The country has been called upon to ramp up contract farming for various crops such as tobacco, wheat and soya bean, not only to boost output, but also to save the much-needed foreign currency. This was said by Bullion Leaf Zimbabwe managing director Persistence Gwanyanya yesterday.
Zimbabwe is in the grip of biting foreign currency shortages and is largely relying on mining (gold) and agriculture (tobacco) for forex to reduce shortages of key imports such as fuel, cooking oil raw material and wheat.
Mr Gwanyanya said it was crucial for tobacco, wheat and soya bean to get more support mainly through contract farming, if output was to increase and shore up forex reserves.
"There is need for contract farming initiatives to be widened for increased production of agriculture produce, which is key in providing raw materials in the manufacturing sector," said Mr Gwanyanya.
"Contract farming is good for both the raw material producers and their off takers because the former is guaranteed of funding for the inputs as well as the market for their produce, while the latter is assured of supply of the raw material.
"In the face of increased de-risking by banks ostensibly due to high grower finance risk, contract farming is the way to go. Through this system, issues such as low productivity and therefore uncompetitive price for final product can be addressed through investment in farm mechanisation such as irrigation equipment."
Tobacco output has been commendably increasing in the last few years benefiting from contract farming.
In 2008, tobacco output slumped to 48 million kg before rising to 271 million kg in 2014 and 253 million kg last year.
The country generated $730 million from tobacco exports last, which helped in stabilising the foreign currency gaps.
But low production of wheat and soya bean, key ingredients in bread and cooking oil making, respectively, have resulted in considerable foreign currency leakages as the country seeks to ensure availability of the popular products.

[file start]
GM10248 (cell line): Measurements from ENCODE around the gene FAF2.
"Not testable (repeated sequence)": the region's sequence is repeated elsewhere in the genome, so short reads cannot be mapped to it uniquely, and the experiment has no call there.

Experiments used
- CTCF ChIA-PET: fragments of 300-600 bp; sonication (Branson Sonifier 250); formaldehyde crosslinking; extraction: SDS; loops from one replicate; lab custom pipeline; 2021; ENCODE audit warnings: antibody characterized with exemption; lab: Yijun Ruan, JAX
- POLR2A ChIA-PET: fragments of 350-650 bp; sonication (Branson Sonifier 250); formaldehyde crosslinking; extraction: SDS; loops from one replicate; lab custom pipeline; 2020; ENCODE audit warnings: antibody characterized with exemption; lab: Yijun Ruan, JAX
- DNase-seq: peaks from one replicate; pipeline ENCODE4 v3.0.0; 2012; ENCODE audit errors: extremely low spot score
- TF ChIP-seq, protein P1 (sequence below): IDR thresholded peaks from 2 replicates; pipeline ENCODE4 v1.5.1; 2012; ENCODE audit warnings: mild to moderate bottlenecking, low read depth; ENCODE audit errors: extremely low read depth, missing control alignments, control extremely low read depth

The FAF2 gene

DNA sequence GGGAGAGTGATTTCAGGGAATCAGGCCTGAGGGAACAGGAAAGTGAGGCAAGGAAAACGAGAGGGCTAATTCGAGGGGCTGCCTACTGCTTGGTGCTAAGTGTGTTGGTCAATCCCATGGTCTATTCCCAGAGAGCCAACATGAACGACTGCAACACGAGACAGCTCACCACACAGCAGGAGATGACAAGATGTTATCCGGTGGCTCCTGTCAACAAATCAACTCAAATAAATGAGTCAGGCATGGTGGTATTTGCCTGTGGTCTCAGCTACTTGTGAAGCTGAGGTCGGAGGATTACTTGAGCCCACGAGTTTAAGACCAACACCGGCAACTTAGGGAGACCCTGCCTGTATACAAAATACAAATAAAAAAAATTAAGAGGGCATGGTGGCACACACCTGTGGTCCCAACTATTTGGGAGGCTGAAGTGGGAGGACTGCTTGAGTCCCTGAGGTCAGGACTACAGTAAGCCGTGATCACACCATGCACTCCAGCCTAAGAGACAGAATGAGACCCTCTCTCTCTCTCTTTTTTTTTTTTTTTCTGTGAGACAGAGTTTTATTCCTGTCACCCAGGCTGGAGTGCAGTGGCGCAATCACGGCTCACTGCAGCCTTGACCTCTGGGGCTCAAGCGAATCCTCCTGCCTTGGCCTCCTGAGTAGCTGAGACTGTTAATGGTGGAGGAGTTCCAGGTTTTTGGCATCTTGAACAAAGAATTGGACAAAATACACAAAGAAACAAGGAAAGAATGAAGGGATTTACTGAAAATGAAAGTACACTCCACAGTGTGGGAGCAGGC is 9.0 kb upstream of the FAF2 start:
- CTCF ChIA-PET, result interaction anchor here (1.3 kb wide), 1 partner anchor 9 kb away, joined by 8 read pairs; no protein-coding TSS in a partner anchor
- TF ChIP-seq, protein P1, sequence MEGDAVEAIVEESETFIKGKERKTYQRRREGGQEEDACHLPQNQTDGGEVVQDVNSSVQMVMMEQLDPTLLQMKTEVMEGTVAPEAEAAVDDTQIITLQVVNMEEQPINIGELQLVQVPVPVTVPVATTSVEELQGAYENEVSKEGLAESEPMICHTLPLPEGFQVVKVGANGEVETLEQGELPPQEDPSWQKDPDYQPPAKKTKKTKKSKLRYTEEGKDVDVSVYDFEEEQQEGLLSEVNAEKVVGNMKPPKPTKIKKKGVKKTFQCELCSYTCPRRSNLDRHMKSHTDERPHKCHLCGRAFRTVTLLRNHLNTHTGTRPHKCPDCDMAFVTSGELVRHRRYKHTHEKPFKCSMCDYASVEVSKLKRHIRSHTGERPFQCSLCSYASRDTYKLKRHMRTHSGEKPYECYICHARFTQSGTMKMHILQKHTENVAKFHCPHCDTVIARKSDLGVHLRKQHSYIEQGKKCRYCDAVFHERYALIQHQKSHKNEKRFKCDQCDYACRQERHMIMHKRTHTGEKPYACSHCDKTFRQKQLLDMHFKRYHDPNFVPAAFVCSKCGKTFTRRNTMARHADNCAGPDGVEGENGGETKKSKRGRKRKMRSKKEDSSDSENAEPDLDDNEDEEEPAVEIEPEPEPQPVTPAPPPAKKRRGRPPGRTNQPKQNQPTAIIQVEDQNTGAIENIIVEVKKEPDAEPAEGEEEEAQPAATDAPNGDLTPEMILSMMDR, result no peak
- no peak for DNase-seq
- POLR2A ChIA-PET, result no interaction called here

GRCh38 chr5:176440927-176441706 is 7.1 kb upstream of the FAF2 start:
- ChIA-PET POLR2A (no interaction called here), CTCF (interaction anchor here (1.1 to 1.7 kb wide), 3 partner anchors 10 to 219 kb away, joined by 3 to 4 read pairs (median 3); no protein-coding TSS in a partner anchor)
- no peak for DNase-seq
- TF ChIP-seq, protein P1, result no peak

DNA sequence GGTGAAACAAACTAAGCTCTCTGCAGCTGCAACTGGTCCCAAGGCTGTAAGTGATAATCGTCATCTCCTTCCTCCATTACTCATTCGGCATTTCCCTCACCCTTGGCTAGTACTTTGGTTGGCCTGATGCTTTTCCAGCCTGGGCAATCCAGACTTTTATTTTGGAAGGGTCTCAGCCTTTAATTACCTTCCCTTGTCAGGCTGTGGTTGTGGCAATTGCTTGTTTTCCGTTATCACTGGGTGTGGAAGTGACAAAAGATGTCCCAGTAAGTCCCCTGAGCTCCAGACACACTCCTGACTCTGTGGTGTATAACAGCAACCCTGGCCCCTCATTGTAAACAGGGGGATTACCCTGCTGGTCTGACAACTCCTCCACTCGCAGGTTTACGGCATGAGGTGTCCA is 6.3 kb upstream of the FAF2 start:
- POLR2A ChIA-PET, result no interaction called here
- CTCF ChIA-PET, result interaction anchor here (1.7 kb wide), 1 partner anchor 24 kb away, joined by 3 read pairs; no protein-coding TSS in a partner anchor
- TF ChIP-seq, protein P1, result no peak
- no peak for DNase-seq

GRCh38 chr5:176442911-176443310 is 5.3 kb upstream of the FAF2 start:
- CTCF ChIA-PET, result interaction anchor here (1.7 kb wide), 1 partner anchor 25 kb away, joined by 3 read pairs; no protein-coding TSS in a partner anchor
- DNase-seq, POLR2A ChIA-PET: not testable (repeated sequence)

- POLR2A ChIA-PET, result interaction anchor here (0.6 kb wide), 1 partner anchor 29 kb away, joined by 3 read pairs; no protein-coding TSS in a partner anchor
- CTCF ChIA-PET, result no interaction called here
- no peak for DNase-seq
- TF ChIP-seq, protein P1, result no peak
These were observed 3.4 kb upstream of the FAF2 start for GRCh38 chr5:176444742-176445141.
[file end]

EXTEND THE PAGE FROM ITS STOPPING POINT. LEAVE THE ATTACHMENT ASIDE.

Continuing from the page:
Imports of cooking oil raw material require about $20 million per month, when the country can grow the crop and save money. About US$85 million is spent on wheat imports per annum.
Mr Gwanyanya said in the face of "increased foreign currency challenges, it's in the best interest of bread and cooking oil manufacturers to support local production of the required raw material".
"However, Government should also support these contract farming initiatives through its temporary protectionism," said Mr Gwanyanya.
Last week, Oil Expressers Association of Zimbabwe chairman Busisa Moyo said their members are now involved in "contract growing and soyabean promotion activities".
Cooking oil makers such as Pure Oil Industries, Surface Wilmar, United Refineries Limited (URL) and Willowton, are all into soya bean contract farming, but there is still scope for them to increase capacity.
Grain Millers Association of Zimbabwe (GMAZ) national chairman Tafadzwa Musarara said members are meeting at the end of next month for an annual general meeting and "wheat contract farming is going to be on top of the agenda".
Meanwhile, Bullion Leaf Zimbabwe intends to operate a "contract floor" for tobacco this year, where it would contract about 1 000 farmers under sales contract. Last year, the company only bought 400 000kg of tobacco from the auction floors.
"Our intention is to invest not less than $20 million in the project and we are working with our financial partners to finalise the financial package for this 2019 /2020 farming season.
"Having realised the challenges to procure inputs mainly due to forex shortages, Bullion Leaf has expanded its scope of business to include procurement of agriculture inputs and the company is going to ride on its trade finance structures to procure these inputs.
"We have worked well with our financiers and endeavour to strengthen our relationship with them because they are also bringing the market, which gives us competitive edge in the tobacco business," said Mr Gwanyanya.